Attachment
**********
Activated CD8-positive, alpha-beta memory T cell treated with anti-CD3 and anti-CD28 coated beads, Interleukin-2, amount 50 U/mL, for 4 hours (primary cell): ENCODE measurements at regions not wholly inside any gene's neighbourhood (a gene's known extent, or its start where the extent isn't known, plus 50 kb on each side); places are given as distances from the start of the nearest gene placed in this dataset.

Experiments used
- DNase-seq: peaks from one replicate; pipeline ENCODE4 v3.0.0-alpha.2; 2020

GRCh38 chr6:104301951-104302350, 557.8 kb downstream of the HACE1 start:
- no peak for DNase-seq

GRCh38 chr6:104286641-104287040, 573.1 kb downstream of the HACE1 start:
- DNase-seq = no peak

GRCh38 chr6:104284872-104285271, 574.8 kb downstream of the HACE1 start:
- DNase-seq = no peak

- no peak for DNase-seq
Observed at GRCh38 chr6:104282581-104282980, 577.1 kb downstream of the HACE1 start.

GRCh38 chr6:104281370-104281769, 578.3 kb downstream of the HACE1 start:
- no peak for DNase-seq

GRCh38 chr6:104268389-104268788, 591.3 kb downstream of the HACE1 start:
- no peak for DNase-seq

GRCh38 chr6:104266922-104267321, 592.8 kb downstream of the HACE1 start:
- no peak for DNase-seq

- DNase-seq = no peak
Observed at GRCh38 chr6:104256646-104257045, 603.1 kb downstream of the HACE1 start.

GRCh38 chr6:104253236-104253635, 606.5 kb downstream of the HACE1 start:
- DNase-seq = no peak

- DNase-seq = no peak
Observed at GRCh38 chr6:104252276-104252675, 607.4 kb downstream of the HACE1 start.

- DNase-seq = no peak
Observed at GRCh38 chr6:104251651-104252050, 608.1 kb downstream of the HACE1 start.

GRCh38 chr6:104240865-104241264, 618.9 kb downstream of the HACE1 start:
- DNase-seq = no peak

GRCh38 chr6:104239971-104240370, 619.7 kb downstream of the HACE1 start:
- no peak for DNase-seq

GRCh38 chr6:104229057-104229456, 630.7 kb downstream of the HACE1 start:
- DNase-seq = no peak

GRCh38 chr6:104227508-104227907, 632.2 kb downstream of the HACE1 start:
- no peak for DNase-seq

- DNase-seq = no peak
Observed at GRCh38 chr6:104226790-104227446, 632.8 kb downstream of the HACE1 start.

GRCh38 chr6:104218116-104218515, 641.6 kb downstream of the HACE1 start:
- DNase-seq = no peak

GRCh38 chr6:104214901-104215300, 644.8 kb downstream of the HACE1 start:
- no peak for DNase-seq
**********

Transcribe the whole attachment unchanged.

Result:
Activated CD8-positive, alpha-beta memory T cell treated with anti-CD3 and anti-CD28 coated beads, Interleukin-2, amount 50 U/mL, for 4 hours (primary cell): ENCODE measurements at regions not wholly inside any gene's neighbourhood (a gene's known extent, or its start where the extent isn't known, plus 50 kb on each side); places are given as distances from the start of the nearest gene placed in this dataset.

Experiments used
- DNase-seq: peaks from one replicate; pipeline ENCODE4 v3.0.0-alpha.2; 2020

GRCh38 chr6:104301951-104302350, 557.8 kb downstream of the HACE1 start:
- no peak for DNase-seq

GRCh38 chr6:104286641-104287040, 573.1 kb downstream of the HACE1 start:
- DNase-seq = no peak

GRCh38 chr6:104284872-104285271, 574.8 kb downstream of the HACE1 start:
- DNase-seq = no peak

- no peak for DNase-seq
Observed at GRCh38 chr6:104282581-104282980, 577.1 kb downstream of the HACE1 start.

GRCh38 chr6:104281370-104281769, 578.3 kb downstream of the HACE1 start:
- no peak for DNase-seq

GRCh38 chr6:104268389-104268788, 591.3 kb downstream of the HACE1 start:
- no peak for DNase-seq

GRCh38 chr6:104266922-104267321, 592.8 kb downstream of the HACE1 start:
- no peak for DNase-seq

- DNase-seq = no peak
Observed at GRCh38 chr6:104256646-104257045, 603.1 kb downstream of the HACE1 start.

GRCh38 chr6:104253236-104253635, 606.5 kb downstream of the HACE1 start:
- DNase-seq = no peak

- DNase-seq = no peak
Observed at GRCh38 chr6:104252276-104252675, 607.4 kb downstream of the HACE1 start.

- DNase-seq = no peak
Observed at GRCh38 chr6:104251651-104252050, 608.1 kb downstream of the HACE1 start.

GRCh38 chr6:104240865-104241264, 618.9 kb downstream of the HACE1 start:
- DNase-seq = no peak

GRCh38 chr6:104239971-104240370, 619.7 kb downstream of the HACE1 start:
- no peak for DNase-seq

GRCh38 chr6:104229057-104229456, 630.7 kb downstream of the HACE1 start:
- DNase-seq = no peak

GRCh38 chr6:104227508-104227907, 632.2 kb downstream of the HACE1 start:
- no peak for DNase-seq

- DNase-seq = no peak
Observed at GRCh38 chr6:104226790-104227446, 632.8 kb downstream of the HACE1 start.

GRCh38 chr6:104218116-104218515, 641.6 kb downstream of the HACE1 start:
- DNase-seq = no peak

GRCh38 chr6:104214901-104215300, 644.8 kb downstream of the HACE1 start:
- no peak for DNase-seq